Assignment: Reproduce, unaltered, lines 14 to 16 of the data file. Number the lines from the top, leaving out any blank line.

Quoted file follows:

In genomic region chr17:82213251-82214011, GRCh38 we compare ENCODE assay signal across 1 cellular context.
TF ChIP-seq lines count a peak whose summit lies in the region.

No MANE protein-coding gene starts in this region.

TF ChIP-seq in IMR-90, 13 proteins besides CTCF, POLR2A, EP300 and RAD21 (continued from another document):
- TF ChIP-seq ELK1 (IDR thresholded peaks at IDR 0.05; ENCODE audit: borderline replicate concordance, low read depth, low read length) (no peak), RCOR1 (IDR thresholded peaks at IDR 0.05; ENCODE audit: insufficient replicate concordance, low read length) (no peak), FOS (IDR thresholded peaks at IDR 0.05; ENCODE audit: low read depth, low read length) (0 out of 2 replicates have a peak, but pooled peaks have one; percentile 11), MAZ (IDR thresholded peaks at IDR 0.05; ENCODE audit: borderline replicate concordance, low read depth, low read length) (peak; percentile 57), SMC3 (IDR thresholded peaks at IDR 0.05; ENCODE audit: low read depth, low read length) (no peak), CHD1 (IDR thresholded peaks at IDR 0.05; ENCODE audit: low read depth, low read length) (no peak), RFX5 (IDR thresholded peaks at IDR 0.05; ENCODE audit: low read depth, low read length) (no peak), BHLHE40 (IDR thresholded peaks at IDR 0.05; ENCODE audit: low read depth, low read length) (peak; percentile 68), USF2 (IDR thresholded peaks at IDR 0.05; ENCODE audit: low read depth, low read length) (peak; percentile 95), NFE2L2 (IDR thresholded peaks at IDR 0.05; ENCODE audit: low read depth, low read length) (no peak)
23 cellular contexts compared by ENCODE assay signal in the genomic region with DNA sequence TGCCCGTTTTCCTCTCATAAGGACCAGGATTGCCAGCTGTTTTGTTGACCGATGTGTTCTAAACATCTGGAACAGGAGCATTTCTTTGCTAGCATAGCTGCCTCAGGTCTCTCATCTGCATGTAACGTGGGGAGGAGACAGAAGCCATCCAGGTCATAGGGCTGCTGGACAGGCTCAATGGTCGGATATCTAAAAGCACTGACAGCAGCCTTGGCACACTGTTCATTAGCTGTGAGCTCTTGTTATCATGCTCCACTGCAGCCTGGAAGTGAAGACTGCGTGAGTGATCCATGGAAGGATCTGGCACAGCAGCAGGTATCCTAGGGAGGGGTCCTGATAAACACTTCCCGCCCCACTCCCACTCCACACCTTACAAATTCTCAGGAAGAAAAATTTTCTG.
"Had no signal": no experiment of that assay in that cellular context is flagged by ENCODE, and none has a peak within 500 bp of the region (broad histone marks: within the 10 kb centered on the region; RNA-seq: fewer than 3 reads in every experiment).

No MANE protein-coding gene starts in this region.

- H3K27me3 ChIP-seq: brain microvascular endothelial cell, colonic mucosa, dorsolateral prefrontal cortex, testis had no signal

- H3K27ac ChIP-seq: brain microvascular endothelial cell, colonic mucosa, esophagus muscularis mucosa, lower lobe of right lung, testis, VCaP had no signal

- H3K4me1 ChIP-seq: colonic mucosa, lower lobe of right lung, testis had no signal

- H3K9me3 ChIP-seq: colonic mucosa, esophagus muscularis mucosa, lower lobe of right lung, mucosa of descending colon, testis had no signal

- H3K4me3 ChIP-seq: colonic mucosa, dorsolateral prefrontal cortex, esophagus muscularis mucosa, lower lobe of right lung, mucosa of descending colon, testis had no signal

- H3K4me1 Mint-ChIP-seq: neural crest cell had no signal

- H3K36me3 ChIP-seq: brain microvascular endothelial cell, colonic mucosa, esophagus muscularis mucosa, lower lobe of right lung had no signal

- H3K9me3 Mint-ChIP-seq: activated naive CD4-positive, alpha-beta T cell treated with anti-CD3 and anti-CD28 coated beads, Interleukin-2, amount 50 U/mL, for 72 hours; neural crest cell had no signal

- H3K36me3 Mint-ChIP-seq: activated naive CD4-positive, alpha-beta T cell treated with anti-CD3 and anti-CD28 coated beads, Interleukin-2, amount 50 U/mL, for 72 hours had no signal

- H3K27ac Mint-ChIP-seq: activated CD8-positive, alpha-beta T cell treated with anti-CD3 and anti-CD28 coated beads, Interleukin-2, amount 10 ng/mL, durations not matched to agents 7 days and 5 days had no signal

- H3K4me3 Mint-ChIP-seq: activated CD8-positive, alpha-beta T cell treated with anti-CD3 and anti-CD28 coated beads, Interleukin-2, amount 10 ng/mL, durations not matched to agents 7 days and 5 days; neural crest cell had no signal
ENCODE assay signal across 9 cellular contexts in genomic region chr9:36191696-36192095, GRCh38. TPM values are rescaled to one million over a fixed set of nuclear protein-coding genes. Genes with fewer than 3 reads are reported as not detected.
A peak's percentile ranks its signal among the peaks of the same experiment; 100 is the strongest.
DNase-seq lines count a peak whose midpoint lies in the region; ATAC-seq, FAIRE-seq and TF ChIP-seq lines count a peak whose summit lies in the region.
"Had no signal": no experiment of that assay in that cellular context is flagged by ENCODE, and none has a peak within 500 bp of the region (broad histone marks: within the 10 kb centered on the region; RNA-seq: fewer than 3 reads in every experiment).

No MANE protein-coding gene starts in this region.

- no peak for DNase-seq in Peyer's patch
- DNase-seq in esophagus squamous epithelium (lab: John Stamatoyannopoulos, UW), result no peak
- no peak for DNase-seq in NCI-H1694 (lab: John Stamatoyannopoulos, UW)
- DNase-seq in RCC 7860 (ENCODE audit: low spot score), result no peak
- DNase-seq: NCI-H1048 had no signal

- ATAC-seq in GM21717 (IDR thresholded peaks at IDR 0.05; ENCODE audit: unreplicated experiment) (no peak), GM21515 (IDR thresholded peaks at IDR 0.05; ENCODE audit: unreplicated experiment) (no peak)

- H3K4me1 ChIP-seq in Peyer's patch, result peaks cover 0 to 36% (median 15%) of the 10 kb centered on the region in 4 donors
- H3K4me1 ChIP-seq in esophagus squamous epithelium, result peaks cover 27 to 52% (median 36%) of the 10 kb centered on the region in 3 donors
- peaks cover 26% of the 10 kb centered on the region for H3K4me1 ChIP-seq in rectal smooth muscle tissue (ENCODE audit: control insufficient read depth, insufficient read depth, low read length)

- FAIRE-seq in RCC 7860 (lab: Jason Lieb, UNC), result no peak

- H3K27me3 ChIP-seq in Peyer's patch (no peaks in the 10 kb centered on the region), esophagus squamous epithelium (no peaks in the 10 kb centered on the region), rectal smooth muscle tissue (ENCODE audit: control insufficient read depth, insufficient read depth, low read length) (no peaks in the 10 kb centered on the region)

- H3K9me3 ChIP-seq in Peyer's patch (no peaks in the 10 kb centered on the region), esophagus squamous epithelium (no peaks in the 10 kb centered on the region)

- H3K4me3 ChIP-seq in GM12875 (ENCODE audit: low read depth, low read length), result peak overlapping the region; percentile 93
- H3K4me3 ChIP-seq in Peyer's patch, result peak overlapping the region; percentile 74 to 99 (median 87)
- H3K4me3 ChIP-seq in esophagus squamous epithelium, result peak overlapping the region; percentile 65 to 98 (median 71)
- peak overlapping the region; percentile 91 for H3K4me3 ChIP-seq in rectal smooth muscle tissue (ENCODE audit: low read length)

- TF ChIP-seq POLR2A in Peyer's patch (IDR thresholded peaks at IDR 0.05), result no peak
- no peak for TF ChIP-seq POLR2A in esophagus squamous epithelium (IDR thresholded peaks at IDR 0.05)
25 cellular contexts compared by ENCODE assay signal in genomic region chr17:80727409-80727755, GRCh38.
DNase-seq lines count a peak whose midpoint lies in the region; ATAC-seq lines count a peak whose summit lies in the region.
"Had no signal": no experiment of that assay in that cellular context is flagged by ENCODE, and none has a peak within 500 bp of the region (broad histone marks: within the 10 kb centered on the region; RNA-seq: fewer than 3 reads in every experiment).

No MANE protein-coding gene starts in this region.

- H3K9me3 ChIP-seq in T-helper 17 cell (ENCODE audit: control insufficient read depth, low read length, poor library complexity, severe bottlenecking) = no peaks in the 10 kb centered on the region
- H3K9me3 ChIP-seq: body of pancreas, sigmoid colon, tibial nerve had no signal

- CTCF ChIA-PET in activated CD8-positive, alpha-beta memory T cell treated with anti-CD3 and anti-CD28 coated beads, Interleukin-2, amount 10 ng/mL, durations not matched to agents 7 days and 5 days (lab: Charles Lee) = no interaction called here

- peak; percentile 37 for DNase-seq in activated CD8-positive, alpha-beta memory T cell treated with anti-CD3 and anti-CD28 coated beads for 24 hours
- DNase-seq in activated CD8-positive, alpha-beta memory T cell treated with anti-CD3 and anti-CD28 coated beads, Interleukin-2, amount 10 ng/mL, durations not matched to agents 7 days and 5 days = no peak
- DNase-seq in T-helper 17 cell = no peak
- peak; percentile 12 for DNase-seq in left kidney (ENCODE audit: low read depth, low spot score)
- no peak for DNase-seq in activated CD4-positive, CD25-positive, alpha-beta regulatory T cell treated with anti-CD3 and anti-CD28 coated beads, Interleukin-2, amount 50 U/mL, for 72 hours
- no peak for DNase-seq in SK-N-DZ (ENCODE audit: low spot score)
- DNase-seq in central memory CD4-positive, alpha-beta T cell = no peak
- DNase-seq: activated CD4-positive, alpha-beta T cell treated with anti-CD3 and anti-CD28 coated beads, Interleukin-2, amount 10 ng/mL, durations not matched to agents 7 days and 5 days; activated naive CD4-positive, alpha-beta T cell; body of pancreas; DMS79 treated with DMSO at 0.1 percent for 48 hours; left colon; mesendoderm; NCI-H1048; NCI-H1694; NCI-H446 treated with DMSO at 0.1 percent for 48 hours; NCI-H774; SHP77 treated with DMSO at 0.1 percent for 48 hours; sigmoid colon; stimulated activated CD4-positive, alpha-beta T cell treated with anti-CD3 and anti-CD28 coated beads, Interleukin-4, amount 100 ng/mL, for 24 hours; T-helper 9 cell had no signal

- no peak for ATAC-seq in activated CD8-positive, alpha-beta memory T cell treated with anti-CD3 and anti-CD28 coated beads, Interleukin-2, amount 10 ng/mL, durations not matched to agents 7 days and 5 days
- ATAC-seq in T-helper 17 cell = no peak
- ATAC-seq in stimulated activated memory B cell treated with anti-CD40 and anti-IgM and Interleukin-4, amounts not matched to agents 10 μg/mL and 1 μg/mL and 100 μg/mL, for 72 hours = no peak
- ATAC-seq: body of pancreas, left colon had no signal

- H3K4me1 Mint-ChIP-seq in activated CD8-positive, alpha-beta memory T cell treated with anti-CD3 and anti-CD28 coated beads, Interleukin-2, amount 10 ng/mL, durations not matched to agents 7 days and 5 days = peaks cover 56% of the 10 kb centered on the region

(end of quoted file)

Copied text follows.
- H3K4me1 Mint-ChIP-seq: neural crest cell had no signal

- H3K36me3 ChIP-seq: brain microvascular endothelial cell, colonic mucosa, esophagus muscularis mucosa, lower lobe of right lung had no signal

- H3K9me3 Mint-ChIP-seq: activated naive CD4-positive, alpha-beta T cell treated with anti-CD3 and anti-CD28 coated beads, Interleukin-2, amount 50 U/mL, for 72 hours; neural crest cell had no signal